Post written by guest author Sara Nolte
One of the most popular forms of teaching and learning in online environments is discussion forums, where students have the ability to interact with one another and their professor whenever they want to log in.
This process takes place in virtual “chat rooms,” where students may view their own questions as well as answer the questions other users have posed.
A large benefit is that students can post questions and get answers from one another even when the instructor is unavailable. Additionally, before an online class takes place, the professor can prepare students with a brief recap of the previous class. This allows the professor to focus on only the new material when the actual class takes place, making better use of class time.
Shy students may benefit as well, as they tend to be feel more comfortable asking questions in online sessions than in face-to-face forums.
Cautious students may edit their responses before they’re published to the forum, which encourages them to participate more freely.
Additionally, “touchy” subjects, which students may not feel comfortable discussing in class, can be more readily discussed in an online format. Students often feel safer in the more anonymous environment of online chat rooms.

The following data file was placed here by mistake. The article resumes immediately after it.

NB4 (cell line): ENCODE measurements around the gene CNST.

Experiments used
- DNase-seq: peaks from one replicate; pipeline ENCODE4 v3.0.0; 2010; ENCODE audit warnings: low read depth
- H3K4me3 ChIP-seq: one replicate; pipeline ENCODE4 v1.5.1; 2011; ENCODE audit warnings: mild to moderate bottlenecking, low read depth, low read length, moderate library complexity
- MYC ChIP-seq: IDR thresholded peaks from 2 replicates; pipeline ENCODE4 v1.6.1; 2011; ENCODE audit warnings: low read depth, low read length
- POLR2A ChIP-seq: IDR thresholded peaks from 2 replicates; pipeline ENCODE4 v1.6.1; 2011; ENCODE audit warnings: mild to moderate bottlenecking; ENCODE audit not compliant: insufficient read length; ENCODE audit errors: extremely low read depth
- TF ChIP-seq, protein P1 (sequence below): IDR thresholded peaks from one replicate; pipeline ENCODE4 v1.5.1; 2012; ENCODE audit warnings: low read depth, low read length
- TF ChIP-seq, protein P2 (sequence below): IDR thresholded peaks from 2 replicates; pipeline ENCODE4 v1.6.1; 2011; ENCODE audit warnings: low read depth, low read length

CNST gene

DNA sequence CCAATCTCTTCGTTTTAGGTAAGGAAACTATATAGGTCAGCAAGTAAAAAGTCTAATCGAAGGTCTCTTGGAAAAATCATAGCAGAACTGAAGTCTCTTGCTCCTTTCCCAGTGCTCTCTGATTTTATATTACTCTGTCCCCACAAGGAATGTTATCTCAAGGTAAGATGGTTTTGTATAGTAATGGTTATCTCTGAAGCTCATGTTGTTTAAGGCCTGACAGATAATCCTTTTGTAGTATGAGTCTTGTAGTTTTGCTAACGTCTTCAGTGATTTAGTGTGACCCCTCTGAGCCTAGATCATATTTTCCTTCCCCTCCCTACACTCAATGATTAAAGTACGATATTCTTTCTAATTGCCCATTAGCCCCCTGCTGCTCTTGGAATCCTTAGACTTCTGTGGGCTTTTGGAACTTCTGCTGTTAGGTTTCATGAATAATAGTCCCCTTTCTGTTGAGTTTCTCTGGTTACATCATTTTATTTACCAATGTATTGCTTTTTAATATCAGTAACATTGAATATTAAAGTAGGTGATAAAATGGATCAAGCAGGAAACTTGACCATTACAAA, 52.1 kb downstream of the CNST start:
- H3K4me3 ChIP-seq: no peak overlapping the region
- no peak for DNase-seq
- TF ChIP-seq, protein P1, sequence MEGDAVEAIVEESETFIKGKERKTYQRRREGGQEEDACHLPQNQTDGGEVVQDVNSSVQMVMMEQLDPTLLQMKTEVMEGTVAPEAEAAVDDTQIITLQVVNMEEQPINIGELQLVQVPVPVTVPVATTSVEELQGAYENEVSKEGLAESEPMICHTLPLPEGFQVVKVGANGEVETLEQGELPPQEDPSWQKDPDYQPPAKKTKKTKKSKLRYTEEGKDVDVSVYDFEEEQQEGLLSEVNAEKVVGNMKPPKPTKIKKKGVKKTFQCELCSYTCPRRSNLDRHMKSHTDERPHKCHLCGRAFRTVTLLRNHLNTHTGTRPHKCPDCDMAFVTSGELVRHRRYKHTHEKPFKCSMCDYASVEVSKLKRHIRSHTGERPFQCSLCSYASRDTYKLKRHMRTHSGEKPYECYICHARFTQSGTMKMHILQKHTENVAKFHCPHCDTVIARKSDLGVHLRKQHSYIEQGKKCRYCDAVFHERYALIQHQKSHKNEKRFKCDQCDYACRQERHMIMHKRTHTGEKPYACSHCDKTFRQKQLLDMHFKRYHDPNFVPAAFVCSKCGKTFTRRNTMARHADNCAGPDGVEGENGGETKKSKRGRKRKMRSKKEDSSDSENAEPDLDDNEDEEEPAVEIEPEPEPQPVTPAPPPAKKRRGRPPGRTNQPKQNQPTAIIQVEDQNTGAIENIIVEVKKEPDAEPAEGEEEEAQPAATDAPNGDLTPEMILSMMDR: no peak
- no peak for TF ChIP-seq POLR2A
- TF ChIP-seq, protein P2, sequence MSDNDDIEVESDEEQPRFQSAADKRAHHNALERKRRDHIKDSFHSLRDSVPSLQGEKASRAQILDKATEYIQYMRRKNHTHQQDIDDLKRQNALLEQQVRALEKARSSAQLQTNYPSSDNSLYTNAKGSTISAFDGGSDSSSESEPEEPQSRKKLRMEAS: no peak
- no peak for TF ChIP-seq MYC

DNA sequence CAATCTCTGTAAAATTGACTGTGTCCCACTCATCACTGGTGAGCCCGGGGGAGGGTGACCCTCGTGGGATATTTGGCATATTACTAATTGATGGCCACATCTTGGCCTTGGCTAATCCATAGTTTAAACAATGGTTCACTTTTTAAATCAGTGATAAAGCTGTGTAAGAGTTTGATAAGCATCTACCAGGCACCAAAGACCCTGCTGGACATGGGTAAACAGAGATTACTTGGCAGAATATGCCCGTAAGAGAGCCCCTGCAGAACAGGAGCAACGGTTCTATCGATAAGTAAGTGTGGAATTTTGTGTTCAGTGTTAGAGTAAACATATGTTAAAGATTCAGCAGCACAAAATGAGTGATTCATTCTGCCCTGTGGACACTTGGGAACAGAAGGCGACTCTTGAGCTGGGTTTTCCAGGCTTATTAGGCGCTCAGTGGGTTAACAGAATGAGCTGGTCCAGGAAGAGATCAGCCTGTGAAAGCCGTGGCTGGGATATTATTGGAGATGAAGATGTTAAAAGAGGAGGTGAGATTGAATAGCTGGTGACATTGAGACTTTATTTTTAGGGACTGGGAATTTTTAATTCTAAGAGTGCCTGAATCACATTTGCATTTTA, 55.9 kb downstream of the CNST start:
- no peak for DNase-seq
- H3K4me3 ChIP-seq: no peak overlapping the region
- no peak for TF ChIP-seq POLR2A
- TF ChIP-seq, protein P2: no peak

Now for the drawbacks.
There is such a thing as too much discussion; students sometimes complain that discussion forums provide too much outside work and professors complain about the heady task of going through the comments and responding to them.
Also, students may not write candid responses if they know the professor is observing.
Some students also prefer the face-to-face format of in-class discussions, where they can get the “expert” feedback of their professors, as opposed to the inexperienced feedback of their peers.
Also, if the discussion forum is not moderated or watched by the professor, students might be posing questions to each other about the content they learned about in class or in their readings, but none of them have the answer; if the professor is not present in chat sessions, students could get frustrated.
Lastly, online discussion forums in some cases are simply not necessary. For course content that does not require a lot of in-class discussion, out-of-class discussion sessions may be adding extra work with no added benefits.
Online discussion forums and chat rooms are becoming integral parts, but it’s important for professors to carefully think about how they will contribute to the overall course before incorporating them.
Has anyone participated in this type of forum?
What were your experiences?
- In the Future, the Cost of Education Will Be Zero (mashable.com)
- How to Make the Classroom as Exciting as a Video Game (blogs.harvardbusiness.org)
- What is the Future of Teaching? And the rise of online education teachers (fredzimny.wordpress.com)
- Social software: E-learning beyond learning management systems (fredzimny.wordpress.com)
- TeachPaperless: Top Eleven Things All Teachers Must Know About Technology (and even managers too)(fredzimny.wordpress.com)
- Evaluation Of Online Learning (slideshare.net)
- Media Literacy: Making Sense Of New Technologies And Media by George Siemens – Sep 05 09(masternewmedia.org)
- What is the Future of Teaching? (mashable.com)
- All About Online Learning – TheeLearningCoach.com (killerstartups.com)
- Media Literacy: Making Sense Of New Technologies And Media by George Siemens – Aug 22 09(masternewmedia.org)